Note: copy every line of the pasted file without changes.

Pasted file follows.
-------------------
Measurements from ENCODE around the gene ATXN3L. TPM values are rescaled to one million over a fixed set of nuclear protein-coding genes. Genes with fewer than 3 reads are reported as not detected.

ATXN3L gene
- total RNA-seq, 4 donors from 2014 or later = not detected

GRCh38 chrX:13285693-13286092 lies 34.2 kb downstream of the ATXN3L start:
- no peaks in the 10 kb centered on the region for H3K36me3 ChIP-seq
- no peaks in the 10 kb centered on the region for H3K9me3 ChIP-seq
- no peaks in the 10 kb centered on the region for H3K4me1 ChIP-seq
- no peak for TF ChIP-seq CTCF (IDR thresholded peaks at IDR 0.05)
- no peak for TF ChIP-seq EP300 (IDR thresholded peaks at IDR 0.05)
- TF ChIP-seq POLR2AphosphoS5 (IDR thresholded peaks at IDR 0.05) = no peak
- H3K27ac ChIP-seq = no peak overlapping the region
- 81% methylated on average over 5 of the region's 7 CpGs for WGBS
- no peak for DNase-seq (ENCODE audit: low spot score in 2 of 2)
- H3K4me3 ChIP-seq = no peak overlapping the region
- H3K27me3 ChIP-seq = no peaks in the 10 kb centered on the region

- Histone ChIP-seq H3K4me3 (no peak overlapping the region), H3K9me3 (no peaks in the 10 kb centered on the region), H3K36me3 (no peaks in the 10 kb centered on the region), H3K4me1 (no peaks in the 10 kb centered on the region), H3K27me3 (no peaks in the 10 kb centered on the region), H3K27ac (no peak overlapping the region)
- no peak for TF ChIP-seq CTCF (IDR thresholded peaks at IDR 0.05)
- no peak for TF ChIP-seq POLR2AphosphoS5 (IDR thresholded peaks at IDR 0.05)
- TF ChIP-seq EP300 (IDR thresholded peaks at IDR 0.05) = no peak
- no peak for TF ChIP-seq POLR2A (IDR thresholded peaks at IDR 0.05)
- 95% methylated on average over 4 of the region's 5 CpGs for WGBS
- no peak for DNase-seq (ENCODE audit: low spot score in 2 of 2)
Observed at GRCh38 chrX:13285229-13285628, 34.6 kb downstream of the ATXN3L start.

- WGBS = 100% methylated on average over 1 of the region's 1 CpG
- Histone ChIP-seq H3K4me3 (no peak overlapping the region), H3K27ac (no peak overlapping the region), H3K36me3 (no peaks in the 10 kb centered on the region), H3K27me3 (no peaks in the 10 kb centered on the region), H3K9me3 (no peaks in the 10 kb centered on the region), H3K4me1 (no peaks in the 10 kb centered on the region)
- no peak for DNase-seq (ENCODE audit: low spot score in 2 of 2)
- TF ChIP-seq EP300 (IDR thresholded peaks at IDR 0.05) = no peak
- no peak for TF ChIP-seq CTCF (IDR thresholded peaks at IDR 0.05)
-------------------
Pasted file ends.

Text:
Measurements from ENCODE around the gene ATXN3L. TPM values are rescaled to one million over a fixed set of nuclear protein-coding genes. Genes with fewer than 3 reads are reported as not detected.

ATXN3L gene
- total RNA-seq, 4 donors from 2014 or later = not detected

GRCh38 chrX:13285693-13286092 lies 34.2 kb downstream of the ATXN3L start:
- no peaks in the 10 kb centered on the region for H3K36me3 ChIP-seq
- no peaks in the 10 kb centered on the region for H3K9me3 ChIP-seq
- no peaks in the 10 kb centered on the region for H3K4me1 ChIP-seq
- no peak for TF ChIP-seq CTCF (IDR thresholded peaks at IDR 0.05)
- no peak for TF ChIP-seq EP300 (IDR thresholded peaks at IDR 0.05)
- TF ChIP-seq POLR2AphosphoS5 (IDR thresholded peaks at IDR 0.05) = no peak
- H3K27ac ChIP-seq = no peak overlapping the region
- 81% methylated on average over 5 of the region's 7 CpGs for WGBS
- no peak for DNase-seq (ENCODE audit: low spot score in 2 of 2)
- H3K4me3 ChIP-seq = no peak overlapping the region
- H3K27me3 ChIP-seq = no peaks in the 10 kb centered on the region

- Histone ChIP-seq H3K4me3 (no peak overlapping the region), H3K9me3 (no peaks in the 10 kb centered on the region), H3K36me3 (no peaks in the 10 kb centered on the region), H3K4me1 (no peaks in the 10 kb centered on the region), H3K27me3 (no peaks in the 10 kb centered on the region), H3K27ac (no peak overlapping the region)
- no peak for TF ChIP-seq CTCF (IDR thresholded peaks at IDR 0.05)
- no peak for TF ChIP-seq POLR2AphosphoS5 (IDR thresholded peaks at IDR 0.05)
- TF ChIP-seq EP300 (IDR thresholded peaks at IDR 0.05) = no peak
- no peak for TF ChIP-seq POLR2A (IDR thresholded peaks at IDR 0.05)
- 95% methylated on average over 4 of the region's 5 CpGs for WGBS
- no peak for DNase-seq (ENCODE audit: low spot score in 2 of 2)
Observed at GRCh38 chrX:13285229-13285628, 34.6 kb downstream of the ATXN3L start.

- WGBS = 100% methylated on average over 1 of the region's 1 CpG
- Histone ChIP-seq H3K4me3 (no peak overlapping the region), H3K27ac (no peak overlapping the region), H3K36me3 (no peaks in the 10 kb centered on the region), H3K27me3 (no peaks in the 10 kb centered on the region), H3K9me3 (no peaks in the 10 kb centered on the region), H3K4me1 (no peaks in the 10 kb centered on the region)
- no peak for DNase-seq (ENCODE audit: low spot score in 2 of 2)
- TF ChIP-seq EP300 (IDR thresholded peaks at IDR 0.05) = no peak
- no peak for TF ChIP-seq CTCF (IDR thresholded peaks at IDR 0.05)